I'm gonna have to listen to that one a few times to digest all that info. I'm just wondering how many beers I have to crack open in the field to release enough co2 to see a boost in yield.
Thanks for doing this interview, I use and love AEA Products!
Here's a cautionary comment about growing food at elevated carbon dioxide levels. Because of the steady increase in atmospheric carbon dioxide (~3ppm/year at present), this is an active area of research, and although the results of experiments vary because of the many complicating factors that enter into the nutritional value of food, in general there's a decrease in nutritional value, particularly protein, zinc, and iron, as carbon dioxide increases. See, for example, the article "Rising CO2 Threatens Human Nutrition", published in Nature and available here: https://www.ncbi.nlm.nih.gov/pmc/articles/PMC4810679/ Also the article "Effects of elevated CO2 on the protein concentration of food crops: a meta-analysis", published in Global Change Biology and available here: https://onlinelibrary.wiley.com/doi/pdf/10.1111/j.1365-2486.2007.01511.x There's also a school of thought which holds that being grown at 1200 ppm CO2 is one reason why conventional greenhouse tomatoes have so little flavour.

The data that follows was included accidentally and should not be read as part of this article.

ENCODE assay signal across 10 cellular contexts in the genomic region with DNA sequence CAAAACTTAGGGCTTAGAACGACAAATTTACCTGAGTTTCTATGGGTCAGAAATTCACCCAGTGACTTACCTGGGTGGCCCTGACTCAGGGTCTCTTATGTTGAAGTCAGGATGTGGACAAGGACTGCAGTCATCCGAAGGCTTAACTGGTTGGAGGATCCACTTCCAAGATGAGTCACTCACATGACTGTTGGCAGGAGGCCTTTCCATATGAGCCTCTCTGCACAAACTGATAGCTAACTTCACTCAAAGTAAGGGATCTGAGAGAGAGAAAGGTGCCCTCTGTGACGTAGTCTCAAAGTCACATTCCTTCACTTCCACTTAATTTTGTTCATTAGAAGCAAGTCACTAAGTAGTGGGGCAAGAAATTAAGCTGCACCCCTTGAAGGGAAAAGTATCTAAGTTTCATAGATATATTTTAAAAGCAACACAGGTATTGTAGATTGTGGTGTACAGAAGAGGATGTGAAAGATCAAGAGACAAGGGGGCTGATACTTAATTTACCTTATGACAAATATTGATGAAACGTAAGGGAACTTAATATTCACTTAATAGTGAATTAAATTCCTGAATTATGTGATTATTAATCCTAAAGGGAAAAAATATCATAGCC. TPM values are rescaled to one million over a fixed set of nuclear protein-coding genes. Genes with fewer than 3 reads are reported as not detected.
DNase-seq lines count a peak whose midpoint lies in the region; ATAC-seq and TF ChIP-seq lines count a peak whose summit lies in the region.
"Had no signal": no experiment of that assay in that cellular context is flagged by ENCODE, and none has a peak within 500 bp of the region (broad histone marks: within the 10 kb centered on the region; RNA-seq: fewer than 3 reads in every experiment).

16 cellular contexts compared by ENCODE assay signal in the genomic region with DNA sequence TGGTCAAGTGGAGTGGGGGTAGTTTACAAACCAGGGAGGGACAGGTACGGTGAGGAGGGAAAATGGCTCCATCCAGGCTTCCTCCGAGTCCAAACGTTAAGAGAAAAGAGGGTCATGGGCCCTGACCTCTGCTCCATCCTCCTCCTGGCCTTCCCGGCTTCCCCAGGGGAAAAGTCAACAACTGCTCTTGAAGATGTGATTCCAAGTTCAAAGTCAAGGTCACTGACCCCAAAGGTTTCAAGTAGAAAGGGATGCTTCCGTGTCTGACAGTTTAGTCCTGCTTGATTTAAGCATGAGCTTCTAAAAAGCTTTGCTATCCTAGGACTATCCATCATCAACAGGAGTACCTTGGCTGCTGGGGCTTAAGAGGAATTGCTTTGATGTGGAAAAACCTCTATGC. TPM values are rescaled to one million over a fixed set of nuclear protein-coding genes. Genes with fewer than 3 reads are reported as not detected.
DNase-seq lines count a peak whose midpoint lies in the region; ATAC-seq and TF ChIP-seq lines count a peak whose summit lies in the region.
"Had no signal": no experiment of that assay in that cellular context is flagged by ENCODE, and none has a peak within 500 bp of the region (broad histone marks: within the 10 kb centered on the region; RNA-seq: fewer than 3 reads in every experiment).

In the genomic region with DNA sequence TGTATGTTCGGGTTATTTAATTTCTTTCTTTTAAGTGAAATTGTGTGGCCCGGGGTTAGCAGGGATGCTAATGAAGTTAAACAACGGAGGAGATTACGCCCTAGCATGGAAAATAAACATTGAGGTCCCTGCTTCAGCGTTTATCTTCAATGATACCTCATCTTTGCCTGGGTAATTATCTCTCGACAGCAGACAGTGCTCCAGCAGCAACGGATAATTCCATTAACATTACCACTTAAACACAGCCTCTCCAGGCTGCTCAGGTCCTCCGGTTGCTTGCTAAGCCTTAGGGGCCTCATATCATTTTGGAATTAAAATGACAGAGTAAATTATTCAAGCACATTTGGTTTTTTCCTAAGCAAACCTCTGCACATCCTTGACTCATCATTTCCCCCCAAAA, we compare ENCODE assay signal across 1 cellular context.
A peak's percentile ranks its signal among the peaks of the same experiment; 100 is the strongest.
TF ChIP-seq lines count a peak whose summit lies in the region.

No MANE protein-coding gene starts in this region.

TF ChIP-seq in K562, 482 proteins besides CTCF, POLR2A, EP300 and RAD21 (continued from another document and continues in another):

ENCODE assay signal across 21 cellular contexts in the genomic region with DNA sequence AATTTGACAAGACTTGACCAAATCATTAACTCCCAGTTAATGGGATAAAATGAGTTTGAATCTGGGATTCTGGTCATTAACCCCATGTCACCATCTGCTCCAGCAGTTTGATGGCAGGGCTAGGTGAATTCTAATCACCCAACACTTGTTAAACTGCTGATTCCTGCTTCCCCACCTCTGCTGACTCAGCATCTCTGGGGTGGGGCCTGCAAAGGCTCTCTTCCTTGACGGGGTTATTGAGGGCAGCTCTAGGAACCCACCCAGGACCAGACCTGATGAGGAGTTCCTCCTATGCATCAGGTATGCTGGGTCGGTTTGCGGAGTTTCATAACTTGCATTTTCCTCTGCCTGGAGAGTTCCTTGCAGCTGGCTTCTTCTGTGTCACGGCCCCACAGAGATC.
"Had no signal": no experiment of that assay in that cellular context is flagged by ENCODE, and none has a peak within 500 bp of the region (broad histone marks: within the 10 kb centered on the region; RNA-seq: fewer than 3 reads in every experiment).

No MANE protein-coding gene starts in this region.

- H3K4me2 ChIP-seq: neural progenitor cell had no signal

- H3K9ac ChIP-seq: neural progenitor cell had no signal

Maybe it's a system issue, doing co2 boost with dead soil probably does no good for nutrient density. Has to be a different story when all elements of a healthy growing environment are present and CO2 is elevated due to the very soil fertility itself... Elevated microbial activity etc... Anyways this epsiode rocked my world like no other and opened up a rabbit hole to jump into... Lots to learn this winter! Thanks notill team!